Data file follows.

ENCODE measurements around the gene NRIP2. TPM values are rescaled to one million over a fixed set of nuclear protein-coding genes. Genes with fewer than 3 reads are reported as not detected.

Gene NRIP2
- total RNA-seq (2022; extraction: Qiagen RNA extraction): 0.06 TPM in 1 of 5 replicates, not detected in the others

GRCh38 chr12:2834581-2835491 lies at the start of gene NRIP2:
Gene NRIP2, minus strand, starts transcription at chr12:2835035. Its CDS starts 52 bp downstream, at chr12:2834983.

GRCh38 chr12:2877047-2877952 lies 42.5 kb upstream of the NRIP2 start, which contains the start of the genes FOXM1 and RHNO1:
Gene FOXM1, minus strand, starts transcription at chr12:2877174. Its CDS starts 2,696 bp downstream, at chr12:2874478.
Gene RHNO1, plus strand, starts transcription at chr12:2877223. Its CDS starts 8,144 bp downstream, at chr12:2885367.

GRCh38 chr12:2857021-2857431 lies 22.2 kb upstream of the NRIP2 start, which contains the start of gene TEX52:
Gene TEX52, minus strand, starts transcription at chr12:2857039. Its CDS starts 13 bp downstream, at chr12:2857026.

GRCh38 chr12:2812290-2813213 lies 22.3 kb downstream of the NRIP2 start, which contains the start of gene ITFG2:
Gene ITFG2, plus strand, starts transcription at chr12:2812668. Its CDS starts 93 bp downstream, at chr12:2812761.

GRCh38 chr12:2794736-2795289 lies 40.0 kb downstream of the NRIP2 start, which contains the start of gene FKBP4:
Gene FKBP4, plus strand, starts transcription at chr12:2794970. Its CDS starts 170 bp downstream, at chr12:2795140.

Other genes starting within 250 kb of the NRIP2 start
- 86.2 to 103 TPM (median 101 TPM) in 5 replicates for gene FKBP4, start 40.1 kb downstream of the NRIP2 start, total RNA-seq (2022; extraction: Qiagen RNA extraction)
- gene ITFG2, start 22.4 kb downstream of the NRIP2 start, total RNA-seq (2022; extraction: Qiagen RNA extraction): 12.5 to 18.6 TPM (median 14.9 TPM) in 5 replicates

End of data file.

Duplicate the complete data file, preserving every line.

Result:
ENCODE measurements around the gene NRIP2. TPM values are rescaled to one million over a fixed set of nuclear protein-coding genes. Genes with fewer than 3 reads are reported as not detected.

Gene NRIP2
- total RNA-seq (2022; extraction: Qiagen RNA extraction): 0.06 TPM in 1 of 5 replicates, not detected in the others

GRCh38 chr12:2834581-2835491 lies at the start of gene NRIP2:
Gene NRIP2, minus strand, starts transcription at chr12:2835035. Its CDS starts 52 bp downstream, at chr12:2834983.

GRCh38 chr12:2877047-2877952 lies 42.5 kb upstream of the NRIP2 start, which contains the start of the genes FOXM1 and RHNO1:
Gene FOXM1, minus strand, starts transcription at chr12:2877174. Its CDS starts 2,696 bp downstream, at chr12:2874478.
Gene RHNO1, plus strand, starts transcription at chr12:2877223. Its CDS starts 8,144 bp downstream, at chr12:2885367.

GRCh38 chr12:2857021-2857431 lies 22.2 kb upstream of the NRIP2 start, which contains the start of gene TEX52:
Gene TEX52, minus strand, starts transcription at chr12:2857039. Its CDS starts 13 bp downstream, at chr12:2857026.

GRCh38 chr12:2812290-2813213 lies 22.3 kb downstream of the NRIP2 start, which contains the start of gene ITFG2:
Gene ITFG2, plus strand, starts transcription at chr12:2812668. Its CDS starts 93 bp downstream, at chr12:2812761.

GRCh38 chr12:2794736-2795289 lies 40.0 kb downstream of the NRIP2 start, which contains the start of gene FKBP4:
Gene FKBP4, plus strand, starts transcription at chr12:2794970. Its CDS starts 170 bp downstream, at chr12:2795140.

Other genes starting within 250 kb of the NRIP2 start
- 86.2 to 103 TPM (median 101 TPM) in 5 replicates for gene FKBP4, start 40.1 kb downstream of the NRIP2 start, total RNA-seq (2022; extraction: Qiagen RNA extraction)
- gene ITFG2, start 22.4 kb downstream of the NRIP2 start, total RNA-seq (2022; extraction: Qiagen RNA extraction): 12.5 to 18.6 TPM (median 14.9 TPM) in 5 replicates